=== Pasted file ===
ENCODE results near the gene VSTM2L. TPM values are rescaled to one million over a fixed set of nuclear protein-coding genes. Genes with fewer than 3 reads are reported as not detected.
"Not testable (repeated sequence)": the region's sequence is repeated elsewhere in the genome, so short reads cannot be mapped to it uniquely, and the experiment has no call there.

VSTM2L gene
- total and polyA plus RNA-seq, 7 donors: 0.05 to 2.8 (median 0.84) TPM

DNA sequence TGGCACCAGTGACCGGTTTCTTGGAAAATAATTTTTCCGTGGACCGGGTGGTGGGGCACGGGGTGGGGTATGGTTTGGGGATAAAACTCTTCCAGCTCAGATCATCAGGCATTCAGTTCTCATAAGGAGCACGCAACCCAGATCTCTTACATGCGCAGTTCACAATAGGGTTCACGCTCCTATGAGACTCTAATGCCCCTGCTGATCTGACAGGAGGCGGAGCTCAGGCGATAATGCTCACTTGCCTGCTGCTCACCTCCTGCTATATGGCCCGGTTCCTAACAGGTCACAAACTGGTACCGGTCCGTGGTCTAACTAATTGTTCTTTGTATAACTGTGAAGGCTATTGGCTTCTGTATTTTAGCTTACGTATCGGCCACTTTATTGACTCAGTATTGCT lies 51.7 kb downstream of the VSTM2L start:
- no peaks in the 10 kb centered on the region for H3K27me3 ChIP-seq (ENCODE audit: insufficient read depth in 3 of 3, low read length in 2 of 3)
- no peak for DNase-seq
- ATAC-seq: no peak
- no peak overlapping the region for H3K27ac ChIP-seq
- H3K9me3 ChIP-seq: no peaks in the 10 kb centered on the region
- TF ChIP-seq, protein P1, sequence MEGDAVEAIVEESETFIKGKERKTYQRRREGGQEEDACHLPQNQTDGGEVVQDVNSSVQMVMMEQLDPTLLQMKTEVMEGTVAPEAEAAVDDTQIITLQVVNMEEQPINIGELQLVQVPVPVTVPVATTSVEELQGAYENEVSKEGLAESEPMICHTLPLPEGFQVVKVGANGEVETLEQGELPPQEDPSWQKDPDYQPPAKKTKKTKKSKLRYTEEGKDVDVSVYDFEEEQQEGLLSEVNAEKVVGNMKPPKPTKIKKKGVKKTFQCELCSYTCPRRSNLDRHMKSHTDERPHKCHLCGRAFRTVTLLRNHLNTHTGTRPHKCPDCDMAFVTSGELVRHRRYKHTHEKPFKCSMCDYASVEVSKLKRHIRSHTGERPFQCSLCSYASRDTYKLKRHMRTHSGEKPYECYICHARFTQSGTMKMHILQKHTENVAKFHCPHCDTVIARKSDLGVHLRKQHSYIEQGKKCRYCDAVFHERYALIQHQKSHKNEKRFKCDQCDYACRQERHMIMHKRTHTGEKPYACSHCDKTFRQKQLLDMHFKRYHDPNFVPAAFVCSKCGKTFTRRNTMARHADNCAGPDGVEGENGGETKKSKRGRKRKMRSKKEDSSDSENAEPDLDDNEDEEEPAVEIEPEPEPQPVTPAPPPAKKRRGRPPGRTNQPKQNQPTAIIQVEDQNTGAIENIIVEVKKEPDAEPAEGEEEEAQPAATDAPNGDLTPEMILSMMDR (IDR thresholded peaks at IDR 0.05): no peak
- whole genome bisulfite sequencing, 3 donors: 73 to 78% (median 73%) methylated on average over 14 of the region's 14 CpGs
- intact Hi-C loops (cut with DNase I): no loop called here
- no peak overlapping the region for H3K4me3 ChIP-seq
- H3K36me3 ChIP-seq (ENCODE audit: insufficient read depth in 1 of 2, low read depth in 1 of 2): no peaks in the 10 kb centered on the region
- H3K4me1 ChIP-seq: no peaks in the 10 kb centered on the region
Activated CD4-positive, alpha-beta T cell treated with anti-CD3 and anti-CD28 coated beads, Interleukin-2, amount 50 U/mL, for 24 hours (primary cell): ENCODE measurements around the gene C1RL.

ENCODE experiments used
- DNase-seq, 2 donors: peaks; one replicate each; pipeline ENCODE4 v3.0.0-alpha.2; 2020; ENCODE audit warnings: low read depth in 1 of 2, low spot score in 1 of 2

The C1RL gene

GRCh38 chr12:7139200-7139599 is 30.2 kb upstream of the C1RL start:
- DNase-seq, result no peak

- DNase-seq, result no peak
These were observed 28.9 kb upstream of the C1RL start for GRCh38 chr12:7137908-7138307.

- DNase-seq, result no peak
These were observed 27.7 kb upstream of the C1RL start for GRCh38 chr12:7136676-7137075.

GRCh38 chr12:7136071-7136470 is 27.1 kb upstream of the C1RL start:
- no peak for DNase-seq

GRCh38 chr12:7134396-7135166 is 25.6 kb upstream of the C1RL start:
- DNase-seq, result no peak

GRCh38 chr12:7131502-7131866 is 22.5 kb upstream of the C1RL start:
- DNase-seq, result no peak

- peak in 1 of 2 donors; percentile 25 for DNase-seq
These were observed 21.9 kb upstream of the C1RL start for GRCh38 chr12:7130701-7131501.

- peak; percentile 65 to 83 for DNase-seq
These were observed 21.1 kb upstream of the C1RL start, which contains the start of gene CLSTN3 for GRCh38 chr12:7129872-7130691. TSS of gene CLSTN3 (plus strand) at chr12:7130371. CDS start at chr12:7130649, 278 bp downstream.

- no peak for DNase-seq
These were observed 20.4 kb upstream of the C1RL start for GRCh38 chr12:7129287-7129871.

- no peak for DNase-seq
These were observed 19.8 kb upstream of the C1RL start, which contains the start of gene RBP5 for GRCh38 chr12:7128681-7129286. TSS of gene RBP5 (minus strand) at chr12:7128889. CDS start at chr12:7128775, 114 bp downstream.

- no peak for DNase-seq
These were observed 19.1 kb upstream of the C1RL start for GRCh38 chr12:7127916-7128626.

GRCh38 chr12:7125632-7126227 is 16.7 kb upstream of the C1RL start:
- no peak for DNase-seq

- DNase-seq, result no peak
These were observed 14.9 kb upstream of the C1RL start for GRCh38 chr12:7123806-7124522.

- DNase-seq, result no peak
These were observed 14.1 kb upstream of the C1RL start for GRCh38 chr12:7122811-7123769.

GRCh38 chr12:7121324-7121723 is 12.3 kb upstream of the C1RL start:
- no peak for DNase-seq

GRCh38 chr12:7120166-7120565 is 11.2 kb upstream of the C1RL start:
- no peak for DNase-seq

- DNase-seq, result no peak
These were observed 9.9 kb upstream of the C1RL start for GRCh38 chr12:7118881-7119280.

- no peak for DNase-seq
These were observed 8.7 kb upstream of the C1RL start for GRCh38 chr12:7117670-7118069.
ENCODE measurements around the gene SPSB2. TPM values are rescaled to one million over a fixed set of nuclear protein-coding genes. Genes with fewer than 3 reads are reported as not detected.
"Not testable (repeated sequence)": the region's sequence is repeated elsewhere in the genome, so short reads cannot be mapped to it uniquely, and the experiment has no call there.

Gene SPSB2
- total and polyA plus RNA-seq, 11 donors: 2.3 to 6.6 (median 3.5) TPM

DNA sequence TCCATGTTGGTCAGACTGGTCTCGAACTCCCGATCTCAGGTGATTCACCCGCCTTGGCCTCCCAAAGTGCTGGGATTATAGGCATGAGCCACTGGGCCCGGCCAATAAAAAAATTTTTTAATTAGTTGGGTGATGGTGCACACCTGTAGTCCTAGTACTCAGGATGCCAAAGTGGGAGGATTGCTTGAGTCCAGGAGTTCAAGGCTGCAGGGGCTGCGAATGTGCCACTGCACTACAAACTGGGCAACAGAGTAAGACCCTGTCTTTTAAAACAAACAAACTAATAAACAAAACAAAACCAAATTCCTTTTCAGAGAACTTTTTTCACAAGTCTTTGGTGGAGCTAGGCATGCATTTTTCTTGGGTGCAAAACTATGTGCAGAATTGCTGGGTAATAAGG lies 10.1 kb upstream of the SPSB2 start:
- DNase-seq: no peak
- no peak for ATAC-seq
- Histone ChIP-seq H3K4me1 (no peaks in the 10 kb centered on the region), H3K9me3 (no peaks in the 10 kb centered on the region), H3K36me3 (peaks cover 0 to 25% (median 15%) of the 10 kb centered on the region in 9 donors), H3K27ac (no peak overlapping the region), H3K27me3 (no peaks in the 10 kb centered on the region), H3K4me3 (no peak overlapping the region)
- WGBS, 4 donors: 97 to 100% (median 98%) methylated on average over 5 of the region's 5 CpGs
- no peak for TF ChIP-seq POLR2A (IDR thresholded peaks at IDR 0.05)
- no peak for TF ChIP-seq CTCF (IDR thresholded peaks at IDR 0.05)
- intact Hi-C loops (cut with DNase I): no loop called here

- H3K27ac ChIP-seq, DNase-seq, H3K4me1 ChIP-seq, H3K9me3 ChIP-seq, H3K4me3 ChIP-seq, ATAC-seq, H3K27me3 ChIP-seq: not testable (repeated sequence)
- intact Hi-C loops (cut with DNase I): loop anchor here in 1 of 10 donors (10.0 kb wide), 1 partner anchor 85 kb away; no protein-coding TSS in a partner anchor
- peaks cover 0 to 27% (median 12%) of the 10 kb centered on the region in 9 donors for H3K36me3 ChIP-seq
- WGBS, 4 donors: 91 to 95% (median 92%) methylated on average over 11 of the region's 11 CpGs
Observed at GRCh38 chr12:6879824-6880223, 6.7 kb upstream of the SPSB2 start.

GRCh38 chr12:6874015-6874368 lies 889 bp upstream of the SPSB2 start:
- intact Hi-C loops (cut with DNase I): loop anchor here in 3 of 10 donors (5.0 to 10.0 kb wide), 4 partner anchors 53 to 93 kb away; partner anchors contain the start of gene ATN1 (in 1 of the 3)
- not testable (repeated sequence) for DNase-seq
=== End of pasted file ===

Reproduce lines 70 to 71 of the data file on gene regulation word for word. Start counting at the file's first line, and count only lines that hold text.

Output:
- intact Hi-C loops (cut with DNase I): loop anchor here in 1 of 10 donors (10.0 kb wide), 1 partner anchor 85 kb away; no protein-coding TSS in a partner anchor
- peaks cover 0 to 27% (median 12%) of the 10 kb centered on the region in 9 donors for H3K36me3 ChIP-seq